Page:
Climbing the Mountain

“Come, let us climb the mountain of the Lord…”
Isaiah 2:3


“Moving on from there Jesus walked by the Sea of Galilee, went up on the mountain, and sat down there.  Great crowds came to him, having with them the lame, the blind, the deformed, the mute, and many others. They placed them at his feet, and he cured them.”
Matthew 15:29-30

Was Jesus being insensitive?  I mean, not only does He climb a mountain in order to teach, but He knows that many of the people following Him are blind, lame, and crippled.  It’s difficult enough to climb a mountain when you’re healthy, let alone when you’re crippled!  What was Jesus thinking?

The gospel scene which recounts Jesus feeding the four thousand is a profound lesson for us with regard to the call to holiness.  You see, Jesus could have remained on a level plain and not made the people follow him up the mountain; but Jesus wanted to teach them–and us–some very important lessons:

  1. We should never be content with remaining at the same level in the spiritual life.  Jesus is always inviting us to new heights of holiness.  This is why He ascends the mountain.  He desires to bring to a new level of holiness all those who feel unable to ascend the mountain because of their weaknesses and sin.  We may not be physically blind or crippled, but each of us has areas of spiritual blindness, each of us can be spiritually crippled at times.  Regardless of our faults, Jesus is always inviting us to go deeper (or higher!).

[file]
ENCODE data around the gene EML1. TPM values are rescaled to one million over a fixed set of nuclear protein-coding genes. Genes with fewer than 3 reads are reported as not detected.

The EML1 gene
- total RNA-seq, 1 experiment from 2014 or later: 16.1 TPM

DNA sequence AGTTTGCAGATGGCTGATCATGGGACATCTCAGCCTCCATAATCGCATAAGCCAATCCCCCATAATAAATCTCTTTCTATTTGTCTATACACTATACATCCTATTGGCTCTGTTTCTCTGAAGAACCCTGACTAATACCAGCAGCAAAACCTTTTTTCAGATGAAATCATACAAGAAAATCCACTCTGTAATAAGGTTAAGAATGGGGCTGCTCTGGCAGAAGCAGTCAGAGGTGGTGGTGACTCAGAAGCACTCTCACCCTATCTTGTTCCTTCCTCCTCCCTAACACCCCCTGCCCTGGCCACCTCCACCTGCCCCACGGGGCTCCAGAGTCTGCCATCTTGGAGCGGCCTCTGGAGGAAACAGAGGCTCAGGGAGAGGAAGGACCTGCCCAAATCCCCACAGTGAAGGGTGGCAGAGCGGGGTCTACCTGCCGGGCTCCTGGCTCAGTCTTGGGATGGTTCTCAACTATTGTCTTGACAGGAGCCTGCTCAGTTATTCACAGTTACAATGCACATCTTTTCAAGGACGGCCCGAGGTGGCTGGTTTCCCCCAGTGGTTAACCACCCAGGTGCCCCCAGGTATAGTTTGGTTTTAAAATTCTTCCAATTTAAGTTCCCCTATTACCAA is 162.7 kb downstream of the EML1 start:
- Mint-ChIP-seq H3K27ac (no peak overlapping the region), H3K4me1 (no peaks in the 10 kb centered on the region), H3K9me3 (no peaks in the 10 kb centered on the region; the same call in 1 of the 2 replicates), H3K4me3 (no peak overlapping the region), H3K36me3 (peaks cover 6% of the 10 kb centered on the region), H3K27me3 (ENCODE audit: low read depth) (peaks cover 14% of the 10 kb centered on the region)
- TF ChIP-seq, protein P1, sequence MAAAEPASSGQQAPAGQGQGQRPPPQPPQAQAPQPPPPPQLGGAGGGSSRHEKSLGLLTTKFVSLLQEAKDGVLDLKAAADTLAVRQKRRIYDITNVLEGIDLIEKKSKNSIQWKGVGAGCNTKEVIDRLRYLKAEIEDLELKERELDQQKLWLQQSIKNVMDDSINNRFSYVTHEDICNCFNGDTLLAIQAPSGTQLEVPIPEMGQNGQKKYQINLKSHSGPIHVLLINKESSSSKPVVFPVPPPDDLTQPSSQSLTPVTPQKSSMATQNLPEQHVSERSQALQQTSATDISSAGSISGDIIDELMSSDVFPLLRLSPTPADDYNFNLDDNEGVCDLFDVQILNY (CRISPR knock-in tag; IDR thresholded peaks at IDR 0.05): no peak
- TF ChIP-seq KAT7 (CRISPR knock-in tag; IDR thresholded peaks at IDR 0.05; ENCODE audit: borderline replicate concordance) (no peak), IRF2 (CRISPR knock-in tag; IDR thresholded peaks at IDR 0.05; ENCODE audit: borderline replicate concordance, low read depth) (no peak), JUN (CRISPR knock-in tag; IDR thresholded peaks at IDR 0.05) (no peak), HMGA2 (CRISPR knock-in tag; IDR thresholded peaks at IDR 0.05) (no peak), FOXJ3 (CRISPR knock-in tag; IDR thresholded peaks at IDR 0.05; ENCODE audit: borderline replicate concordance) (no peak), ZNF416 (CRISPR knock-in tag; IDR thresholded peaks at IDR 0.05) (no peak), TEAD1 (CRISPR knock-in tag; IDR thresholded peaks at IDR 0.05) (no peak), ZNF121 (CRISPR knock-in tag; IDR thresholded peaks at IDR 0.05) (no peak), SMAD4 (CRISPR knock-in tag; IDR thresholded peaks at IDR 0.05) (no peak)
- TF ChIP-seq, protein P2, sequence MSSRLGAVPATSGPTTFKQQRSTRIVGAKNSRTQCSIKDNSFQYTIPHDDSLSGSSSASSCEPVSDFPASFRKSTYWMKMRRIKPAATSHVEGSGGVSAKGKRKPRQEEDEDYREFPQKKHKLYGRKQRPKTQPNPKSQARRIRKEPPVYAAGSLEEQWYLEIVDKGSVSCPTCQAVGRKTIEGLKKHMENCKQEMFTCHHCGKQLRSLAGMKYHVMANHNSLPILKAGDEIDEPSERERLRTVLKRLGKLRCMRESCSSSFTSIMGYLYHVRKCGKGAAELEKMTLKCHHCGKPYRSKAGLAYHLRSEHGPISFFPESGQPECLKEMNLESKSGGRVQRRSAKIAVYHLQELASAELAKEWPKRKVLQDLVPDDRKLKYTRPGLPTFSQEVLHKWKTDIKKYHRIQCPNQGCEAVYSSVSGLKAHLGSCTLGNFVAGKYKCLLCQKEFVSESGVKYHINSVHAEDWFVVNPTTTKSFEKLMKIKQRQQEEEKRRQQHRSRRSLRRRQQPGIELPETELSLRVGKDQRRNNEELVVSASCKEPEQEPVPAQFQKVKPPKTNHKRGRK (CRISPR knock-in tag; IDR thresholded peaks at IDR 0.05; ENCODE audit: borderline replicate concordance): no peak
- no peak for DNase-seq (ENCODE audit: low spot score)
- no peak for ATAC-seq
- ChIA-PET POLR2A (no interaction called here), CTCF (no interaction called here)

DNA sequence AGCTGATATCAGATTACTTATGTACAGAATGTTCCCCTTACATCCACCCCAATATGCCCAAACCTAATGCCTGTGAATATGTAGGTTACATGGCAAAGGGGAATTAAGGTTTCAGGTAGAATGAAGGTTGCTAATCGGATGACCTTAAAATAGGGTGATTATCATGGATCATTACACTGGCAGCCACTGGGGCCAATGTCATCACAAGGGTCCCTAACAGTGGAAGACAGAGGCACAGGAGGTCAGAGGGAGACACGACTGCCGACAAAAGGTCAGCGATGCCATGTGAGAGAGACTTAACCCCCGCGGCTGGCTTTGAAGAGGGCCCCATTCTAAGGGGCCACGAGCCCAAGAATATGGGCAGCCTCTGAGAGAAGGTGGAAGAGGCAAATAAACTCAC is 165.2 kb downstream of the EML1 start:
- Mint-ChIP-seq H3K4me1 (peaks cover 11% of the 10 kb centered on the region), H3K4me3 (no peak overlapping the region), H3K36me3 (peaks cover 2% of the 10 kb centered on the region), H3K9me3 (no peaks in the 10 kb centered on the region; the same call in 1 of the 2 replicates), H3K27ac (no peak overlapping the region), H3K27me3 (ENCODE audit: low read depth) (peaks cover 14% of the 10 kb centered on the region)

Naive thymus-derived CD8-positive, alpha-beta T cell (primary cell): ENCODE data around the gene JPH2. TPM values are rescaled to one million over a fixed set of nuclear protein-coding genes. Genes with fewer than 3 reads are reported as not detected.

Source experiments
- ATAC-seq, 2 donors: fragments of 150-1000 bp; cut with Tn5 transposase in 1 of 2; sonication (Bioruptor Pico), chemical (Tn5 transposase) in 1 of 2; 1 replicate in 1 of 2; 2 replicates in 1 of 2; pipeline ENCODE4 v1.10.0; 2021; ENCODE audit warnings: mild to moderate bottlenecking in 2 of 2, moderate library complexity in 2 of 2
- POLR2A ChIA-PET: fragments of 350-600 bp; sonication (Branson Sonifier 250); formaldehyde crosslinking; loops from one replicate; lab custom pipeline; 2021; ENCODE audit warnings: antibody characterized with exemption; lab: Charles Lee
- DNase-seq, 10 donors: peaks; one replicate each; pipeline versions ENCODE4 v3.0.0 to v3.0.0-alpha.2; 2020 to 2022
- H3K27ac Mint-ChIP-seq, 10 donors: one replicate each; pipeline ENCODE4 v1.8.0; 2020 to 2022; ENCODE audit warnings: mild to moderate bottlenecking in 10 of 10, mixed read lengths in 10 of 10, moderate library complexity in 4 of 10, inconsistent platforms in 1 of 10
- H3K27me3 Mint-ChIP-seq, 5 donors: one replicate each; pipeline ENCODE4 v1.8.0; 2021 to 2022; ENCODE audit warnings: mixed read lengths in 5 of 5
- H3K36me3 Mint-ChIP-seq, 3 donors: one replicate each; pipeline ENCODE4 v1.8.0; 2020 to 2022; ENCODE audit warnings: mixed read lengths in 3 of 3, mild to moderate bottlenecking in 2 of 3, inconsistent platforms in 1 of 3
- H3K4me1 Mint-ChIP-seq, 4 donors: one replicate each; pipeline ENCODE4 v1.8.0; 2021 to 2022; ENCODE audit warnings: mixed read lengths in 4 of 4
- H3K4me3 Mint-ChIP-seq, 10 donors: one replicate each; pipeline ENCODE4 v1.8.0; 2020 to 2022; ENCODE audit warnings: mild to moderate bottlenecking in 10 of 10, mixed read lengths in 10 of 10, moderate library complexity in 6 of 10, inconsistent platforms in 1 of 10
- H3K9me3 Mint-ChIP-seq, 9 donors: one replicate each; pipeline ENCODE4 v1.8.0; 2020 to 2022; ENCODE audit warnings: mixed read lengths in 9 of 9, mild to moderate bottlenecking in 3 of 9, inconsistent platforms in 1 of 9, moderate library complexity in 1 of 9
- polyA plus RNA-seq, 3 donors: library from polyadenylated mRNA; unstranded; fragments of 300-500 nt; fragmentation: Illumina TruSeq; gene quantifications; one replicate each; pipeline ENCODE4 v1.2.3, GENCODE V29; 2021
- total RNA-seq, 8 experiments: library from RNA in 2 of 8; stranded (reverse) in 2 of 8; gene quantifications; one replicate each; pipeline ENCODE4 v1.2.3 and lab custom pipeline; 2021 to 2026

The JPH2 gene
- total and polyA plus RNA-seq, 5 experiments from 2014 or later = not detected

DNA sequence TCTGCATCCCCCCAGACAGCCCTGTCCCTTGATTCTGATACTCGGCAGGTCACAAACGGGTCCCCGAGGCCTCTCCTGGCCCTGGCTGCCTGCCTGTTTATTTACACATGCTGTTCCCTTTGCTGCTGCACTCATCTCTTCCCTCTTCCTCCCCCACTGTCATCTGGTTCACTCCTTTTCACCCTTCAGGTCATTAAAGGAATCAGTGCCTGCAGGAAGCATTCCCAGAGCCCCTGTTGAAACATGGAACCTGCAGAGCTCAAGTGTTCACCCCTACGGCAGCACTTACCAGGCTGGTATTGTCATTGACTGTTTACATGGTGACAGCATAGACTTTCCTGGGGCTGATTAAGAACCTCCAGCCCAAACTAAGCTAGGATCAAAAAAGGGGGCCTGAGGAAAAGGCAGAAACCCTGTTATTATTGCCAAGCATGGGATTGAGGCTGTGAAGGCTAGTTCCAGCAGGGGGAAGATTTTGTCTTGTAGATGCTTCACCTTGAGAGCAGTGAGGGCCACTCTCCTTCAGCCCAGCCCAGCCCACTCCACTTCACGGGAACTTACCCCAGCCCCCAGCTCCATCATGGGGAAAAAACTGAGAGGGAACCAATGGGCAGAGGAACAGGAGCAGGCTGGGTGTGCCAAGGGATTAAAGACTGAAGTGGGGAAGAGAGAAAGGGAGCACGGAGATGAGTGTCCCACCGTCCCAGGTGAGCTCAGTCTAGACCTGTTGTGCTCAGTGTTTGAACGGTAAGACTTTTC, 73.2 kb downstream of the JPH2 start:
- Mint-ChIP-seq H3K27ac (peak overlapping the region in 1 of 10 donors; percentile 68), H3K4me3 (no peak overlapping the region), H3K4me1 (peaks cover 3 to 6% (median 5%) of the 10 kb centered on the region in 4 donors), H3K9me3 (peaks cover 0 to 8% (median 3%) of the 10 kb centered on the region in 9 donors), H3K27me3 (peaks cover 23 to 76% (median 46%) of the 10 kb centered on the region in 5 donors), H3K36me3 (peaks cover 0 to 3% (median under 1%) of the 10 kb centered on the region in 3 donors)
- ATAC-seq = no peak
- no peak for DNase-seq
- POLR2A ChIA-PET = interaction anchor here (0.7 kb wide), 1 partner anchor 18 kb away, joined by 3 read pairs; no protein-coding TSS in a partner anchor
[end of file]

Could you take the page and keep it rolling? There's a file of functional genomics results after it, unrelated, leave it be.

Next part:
2. It is only by following Jesus up the mountain that we are able to experience true healing.  It’s no coincidence that Jesus first had the people ascend the mountain and then he healed them.  Sometimes in our lives we need to allow the Lord to bring us through extreme spiritual discomfort (a mountain) so we can experience healing.  A perfect example is when we are dealing with an area of spiritual darkness that we have not yet relinquished: unforgiveness in our hearts; a sin that has gone unrepented; a character defect that we refuse to work on.  It is only when we bring this darkness into the light, when we experience the discomfort of being completely transparent and acknowledging our weakness, that we are able to experience God’s healing.  Ascending the mountain is uncomfortable, but it’s precisely in that discomfort that we experience Christ’s healing.

… Christ invites us to new heights of holiness.  Don’t run away from your discomfort; embrace it and ascend the mountain with the Lord.  Then, and only then, will you experience His healing.


Art: View to Capernaum and the Sea of Galilee – seen from the Catholic church at the Mount of Beatitudes, gugganij, April 2007, own work, CCA-SA 3.0 unported, Wikimedia Commons.

Editor’s Note: This, of course, reminds me of St. John of the Cross’ famous work: “Ascent of Mount Carmel”! Here at, we congratulate Fr. Michael Najim for being selected to be a pastor in the diocese of Providence (Rhode Island), a position he will assume in July.  May the Lord continue the wonderful work He has begun in him!

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